Inspirational pep-talk from Derry City boss Ruaidhri Higgins fires Trojans to U17 Cup victory

AN inspirational pre-match pep-talk from Derry City manager Ruaidhri Higgins at Brandywell Stadium helped fire Trojans’ talented U17s squad to a memorable victory in the NIBFA Northern Ireland U17 Cup Final.

By Simon Collins
Thursday, 5th May 2022, 12:35 pm
Updated Thursday, 5th May 2022, 12:37 pm
Derry boss Ruaidhri Higgins pictured with the triumphant Trojans team at Brandywell before the cup final.
Derry boss Ruaidhri Higgins pictured with the triumphant Trojans team at Brandywell before the cup final.

The City boss was invited to address the young Creggan team before they made their way to the Lurgan Town Arena for the Subway sponsored NIBFA U17 Cup showpiece on Bank Holiday Monday and he was delighted to later learn of their 2-1 triumph over Belfast club, Celtic Boys.

“It’s nice to be asked to do those sorts of things,” said Higgins. “We had a bit of a chat and it was great to hear they got the job done and brought the trophy back. I was actually waiting on the result.”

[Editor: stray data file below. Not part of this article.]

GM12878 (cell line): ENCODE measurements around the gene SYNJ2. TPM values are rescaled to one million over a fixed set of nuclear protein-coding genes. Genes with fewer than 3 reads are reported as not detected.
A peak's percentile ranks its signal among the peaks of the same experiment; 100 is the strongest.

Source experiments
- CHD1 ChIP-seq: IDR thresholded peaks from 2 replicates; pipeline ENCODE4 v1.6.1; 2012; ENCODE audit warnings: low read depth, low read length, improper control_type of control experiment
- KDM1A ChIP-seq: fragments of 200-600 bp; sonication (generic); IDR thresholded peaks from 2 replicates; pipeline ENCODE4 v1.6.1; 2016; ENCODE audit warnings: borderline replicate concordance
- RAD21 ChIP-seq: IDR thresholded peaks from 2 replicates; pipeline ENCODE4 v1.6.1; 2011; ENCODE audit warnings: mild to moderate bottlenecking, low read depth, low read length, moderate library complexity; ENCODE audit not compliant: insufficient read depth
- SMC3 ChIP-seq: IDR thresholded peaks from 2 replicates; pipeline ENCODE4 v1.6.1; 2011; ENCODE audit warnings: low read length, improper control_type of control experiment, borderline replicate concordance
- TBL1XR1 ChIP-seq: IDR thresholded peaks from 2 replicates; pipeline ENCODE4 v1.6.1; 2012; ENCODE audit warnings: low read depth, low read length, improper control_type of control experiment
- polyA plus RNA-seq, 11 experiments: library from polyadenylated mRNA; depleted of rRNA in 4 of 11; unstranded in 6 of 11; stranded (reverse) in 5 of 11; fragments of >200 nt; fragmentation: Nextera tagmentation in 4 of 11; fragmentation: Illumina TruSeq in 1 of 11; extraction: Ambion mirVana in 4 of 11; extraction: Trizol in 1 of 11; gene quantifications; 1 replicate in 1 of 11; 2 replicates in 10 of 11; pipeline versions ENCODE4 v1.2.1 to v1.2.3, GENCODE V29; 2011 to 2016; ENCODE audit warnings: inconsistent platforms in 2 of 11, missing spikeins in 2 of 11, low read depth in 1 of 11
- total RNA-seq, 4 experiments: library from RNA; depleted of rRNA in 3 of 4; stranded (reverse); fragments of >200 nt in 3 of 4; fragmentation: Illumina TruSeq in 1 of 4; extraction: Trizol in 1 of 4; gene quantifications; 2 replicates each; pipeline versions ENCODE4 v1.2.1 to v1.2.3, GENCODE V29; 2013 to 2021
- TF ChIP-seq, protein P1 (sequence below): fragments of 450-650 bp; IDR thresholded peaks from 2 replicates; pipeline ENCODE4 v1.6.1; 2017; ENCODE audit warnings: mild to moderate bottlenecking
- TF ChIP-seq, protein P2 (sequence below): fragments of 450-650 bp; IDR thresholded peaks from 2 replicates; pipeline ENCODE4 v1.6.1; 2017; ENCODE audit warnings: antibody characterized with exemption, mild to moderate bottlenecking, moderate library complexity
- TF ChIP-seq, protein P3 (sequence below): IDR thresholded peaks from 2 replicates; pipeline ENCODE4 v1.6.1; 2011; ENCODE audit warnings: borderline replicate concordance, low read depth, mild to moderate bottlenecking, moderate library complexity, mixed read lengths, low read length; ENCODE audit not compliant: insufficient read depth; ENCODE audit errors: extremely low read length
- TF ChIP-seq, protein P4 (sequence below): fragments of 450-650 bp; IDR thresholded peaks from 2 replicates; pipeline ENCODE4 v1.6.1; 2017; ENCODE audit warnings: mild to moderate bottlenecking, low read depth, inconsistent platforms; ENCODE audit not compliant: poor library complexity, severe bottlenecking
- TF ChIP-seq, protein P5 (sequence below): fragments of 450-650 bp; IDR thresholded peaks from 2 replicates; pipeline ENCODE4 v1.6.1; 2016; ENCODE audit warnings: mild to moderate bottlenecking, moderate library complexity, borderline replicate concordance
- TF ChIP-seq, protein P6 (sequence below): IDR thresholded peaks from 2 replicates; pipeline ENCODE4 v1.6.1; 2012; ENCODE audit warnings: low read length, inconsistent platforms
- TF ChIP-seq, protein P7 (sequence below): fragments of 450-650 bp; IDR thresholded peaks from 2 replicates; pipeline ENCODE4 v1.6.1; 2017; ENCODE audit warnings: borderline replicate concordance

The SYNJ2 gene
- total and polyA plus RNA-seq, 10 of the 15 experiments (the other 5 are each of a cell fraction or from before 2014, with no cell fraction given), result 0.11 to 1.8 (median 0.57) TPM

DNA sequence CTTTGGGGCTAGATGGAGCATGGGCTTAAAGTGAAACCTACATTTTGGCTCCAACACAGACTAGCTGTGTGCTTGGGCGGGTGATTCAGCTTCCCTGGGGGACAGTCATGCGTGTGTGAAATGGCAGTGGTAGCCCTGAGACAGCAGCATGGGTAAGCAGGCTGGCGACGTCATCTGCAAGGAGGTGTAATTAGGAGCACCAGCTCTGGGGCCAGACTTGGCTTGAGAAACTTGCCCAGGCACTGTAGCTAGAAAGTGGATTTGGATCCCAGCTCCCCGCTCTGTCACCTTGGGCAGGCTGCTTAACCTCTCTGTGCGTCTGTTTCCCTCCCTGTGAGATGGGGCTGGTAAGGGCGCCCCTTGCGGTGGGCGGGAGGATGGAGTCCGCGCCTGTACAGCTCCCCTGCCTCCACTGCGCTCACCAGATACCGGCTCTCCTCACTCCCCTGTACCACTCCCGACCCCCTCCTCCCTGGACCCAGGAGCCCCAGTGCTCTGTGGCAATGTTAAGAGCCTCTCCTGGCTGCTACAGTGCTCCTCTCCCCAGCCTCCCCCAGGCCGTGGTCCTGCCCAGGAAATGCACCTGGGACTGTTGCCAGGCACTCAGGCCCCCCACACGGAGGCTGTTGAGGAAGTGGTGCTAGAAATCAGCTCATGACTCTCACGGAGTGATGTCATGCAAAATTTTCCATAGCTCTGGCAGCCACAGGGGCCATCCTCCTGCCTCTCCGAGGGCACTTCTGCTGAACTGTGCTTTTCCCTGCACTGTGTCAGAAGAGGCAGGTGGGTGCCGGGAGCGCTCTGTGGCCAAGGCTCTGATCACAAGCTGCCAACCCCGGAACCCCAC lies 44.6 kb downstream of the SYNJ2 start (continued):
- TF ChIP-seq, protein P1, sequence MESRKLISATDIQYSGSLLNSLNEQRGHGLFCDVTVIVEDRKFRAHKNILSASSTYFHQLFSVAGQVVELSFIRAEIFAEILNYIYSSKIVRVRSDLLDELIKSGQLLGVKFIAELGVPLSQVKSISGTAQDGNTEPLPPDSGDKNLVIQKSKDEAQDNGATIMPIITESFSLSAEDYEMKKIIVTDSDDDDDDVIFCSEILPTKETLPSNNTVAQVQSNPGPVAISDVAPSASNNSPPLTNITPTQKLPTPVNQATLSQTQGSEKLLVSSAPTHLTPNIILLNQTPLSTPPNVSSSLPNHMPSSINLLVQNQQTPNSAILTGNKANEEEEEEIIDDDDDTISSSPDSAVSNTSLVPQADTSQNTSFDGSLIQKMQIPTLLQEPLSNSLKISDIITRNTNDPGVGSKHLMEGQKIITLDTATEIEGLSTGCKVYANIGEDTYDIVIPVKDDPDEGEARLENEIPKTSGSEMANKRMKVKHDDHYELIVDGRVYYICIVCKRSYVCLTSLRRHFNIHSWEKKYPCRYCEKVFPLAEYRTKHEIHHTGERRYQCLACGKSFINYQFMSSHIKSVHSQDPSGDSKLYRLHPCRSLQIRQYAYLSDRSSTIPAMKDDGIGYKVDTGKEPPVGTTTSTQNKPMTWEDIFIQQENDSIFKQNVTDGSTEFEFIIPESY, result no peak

Trojans graduate and current Ireland international James McClean’s football journey was used as a motivational tool by the Derry supremo who encouraged the club’s U17 representatives to ‘fight for everything’ in their bid for silverware.

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The Trojans U17 team who were crowned NIBFA Northern Ireland U17 Cup champions after victory over Celtic Boys in Lurgan.

The pathway from Derry & District Youth football to Derry City is one well trodden and Higgins hopes some of the current crop of Trojans players can go on to make the successful transition to senior football.